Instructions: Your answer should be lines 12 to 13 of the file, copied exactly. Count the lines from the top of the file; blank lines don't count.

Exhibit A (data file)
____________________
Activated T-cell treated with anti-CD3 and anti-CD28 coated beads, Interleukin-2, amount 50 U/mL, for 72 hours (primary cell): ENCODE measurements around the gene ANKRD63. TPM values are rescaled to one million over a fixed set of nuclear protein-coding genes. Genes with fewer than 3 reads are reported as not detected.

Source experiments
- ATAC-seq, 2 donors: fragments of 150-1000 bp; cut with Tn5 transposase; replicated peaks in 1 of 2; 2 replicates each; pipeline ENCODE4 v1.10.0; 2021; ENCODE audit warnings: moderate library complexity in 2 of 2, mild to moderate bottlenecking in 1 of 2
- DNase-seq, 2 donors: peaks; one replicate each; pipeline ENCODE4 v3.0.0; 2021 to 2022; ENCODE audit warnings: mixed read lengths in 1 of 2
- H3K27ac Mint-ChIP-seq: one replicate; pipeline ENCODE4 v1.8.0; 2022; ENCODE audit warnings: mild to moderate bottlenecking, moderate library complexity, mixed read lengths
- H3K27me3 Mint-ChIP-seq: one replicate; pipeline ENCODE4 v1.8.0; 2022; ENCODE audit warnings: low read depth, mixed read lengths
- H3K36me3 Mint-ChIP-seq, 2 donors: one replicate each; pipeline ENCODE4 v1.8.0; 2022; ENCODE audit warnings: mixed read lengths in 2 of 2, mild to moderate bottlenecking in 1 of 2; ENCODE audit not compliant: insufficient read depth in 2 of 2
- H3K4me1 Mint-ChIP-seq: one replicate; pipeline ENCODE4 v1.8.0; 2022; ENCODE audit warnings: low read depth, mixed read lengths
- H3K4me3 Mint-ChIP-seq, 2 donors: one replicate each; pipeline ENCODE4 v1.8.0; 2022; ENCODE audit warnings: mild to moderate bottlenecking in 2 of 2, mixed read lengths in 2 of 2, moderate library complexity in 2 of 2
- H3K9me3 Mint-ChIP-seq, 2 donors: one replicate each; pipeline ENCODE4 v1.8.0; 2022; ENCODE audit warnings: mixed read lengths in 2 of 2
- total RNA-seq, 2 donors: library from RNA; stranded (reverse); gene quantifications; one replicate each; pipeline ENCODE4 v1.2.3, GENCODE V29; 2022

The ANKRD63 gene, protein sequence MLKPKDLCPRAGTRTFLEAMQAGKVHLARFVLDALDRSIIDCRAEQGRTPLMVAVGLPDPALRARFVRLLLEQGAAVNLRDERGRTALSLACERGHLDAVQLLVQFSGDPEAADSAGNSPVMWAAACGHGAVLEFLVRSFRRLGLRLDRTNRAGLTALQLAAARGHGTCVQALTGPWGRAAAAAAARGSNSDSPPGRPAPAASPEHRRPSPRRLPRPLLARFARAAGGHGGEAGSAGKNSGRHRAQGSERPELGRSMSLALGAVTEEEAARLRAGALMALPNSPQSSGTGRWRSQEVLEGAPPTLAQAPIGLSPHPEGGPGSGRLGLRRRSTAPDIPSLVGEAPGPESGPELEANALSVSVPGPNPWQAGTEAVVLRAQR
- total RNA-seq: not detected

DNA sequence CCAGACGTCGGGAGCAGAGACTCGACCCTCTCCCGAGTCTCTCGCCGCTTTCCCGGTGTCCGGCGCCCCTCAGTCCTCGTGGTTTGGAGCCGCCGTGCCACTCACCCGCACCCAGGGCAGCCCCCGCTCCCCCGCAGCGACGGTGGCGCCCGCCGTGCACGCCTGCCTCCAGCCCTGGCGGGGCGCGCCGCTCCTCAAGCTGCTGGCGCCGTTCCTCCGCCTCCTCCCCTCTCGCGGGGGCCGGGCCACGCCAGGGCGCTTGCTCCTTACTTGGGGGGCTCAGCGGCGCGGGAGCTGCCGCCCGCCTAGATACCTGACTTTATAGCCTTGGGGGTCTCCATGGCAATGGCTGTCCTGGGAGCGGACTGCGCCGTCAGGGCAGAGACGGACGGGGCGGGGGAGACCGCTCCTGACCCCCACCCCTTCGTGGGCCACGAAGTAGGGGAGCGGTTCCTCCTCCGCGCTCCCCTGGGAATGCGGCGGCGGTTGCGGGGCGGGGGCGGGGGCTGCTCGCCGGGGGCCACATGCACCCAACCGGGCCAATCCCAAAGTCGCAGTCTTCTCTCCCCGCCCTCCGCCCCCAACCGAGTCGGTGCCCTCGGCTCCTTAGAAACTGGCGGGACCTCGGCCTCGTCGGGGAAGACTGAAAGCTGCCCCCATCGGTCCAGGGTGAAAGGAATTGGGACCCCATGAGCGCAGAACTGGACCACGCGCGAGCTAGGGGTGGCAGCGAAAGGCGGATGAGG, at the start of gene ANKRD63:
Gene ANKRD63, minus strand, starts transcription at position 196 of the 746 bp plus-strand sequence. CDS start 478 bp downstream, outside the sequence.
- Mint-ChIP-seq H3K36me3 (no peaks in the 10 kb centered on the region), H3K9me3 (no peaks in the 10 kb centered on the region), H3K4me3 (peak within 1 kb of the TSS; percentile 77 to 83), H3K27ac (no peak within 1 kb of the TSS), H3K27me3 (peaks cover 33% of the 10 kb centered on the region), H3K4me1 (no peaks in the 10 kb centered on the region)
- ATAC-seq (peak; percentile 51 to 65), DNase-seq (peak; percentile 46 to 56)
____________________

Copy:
The ANKRD63 gene, protein sequence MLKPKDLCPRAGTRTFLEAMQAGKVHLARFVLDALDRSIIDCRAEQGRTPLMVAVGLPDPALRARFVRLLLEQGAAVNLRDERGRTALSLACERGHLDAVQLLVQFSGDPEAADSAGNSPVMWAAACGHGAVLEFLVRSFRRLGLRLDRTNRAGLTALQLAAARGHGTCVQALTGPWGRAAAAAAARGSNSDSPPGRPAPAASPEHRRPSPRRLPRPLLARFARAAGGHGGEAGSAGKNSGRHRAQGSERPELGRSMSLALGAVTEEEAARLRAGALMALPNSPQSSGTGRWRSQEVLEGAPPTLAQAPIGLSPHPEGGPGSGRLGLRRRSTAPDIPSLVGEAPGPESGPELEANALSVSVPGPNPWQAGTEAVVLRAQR
- total RNA-seq: not detected